Introduction to WBEMTEST

If you spend much time around Configuration Manager you become aware that much of it runs through WMI. WMI is "Windows Management Instrumentation" and is Microsoft's implementation of an Internet standard called Web Based Enterprise Management (WBEM).

As you dig further into Configuration Manager - perhaps doing task sequences and wanting to provide intelligent branching, digging into hardware inventory to possibly extend it, or working with the Configuration Manger SDK – you will need to dig deeper in to WMI/WBEM. One useful tool for working with WMI/WBEM is WBEMTEST. There are many WMI tools out there. However, WBEMTEST is immediately available on most systems, rather than having to be downloaded first. You might think of it like Notepad.exe – there are text editors with richer capabilities available, but Notepad.exe is always there when you need to view or create a text file.


WBEMTEST is available on any Windows system. Go to Start and type "WBEMTEST" into the search or run box.

When you launch WBEMTEST, different operating system will work slightly differently. Some will automatically connect to a WMI namespace, others (like Windows 7) will not. If you aren't connected automatically to a WMI namespace, you can hit the connect button, make sure that "root\cimv2" is selected, then hit connect again. Now you are back in the main user interface with everything available (when not connected, most buttons are grayed out). You can think of a WMI namespace as similar to a directory within WMI. You can navigate to other WMI namespaces, just like you might change directories on the file system. ROOT\CIMV2 is a WMI namespace where a lot of hardware information is kept – a good starting point.


One limitation of WBEMTEST, is that it doesn't browse the WMI namespaces – you need to know where you're going to connect. ROOT\CIMV2 (all Windows systems), ROOT\CCM (Configuration Manager clients) and ROOT\SMS\site_<site code> (Configuration Manager site server) are some useful starting points.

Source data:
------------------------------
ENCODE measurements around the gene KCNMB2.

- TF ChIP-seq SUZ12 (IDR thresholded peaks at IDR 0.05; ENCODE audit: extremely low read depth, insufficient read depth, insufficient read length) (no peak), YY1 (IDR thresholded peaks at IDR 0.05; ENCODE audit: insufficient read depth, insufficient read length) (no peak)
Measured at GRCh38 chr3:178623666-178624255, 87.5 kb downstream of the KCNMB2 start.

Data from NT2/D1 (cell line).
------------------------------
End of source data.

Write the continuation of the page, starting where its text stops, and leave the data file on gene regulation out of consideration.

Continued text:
ROOT\CIMV2 Namespace


Configuration Manager Primary Client Namespace


Configuration Manager Primary Site Server Namespace (Site Code: ABC)


Once you are connected to a WMI namespace, there are many options. If you are already a WMI expert and know what you are after, you could hit the query button and type in a WMI query to look for something specific.

When just starting out, one approach is to explore WMI a bit by browsing the classes in the ROOT\CIMV2 namespace.

  1. Open WBEMTEST.

  2. Connect to the ROOT\CIMV2 namespace.

  3. Click the Enum Classes button.

  4. Select Recursive and click OK.

    You have just done the equivalent of a DIR to list all the contents of the namespace. Everything with underscores (_) in the front of the name is WMI overhead - this is what helps WMI be WMI. In most cases you will skip over everything starting with underscores (\_) and look at classes that are specific interest to you.

    A more specific example using Win32_Service:

  5. Open WBEMTEST.

  6. Connect to the ROOT\CIMV2 namespace.

  7. Click the Enum Classes button.

  8. Select Recursive and click OK.

  9. Browse to Win32_Service and select it by double-clicking.

    You have now opened up the Win32_Service class in WMI - all of the services on your computer are related to this class. (It gets a little complicated here and the directory analogy breaks down at this point – we'll skip the details and move on to some useful next steps).

  10. Click the Instances button to see a list of the services available on your computer.

  11. Pick a service, such as RemoteRegistry and select it by double-clicking.

  12. Click the Show MOF button.

    Looking at the MOF is a convenient way to look at the information about the RemoteRegistry service- here you can see the service state, description, start mode, etc.

    This was just a starting point to introduce WBEMTEST. Once you are familiar with WBEMTEST, it will become an invaluable tool as you dig into WMI.

More Resources

Books: There are numerous books available for WMI. A few example books are listed below.

See Also

Getting Started with Configuration Manager Programming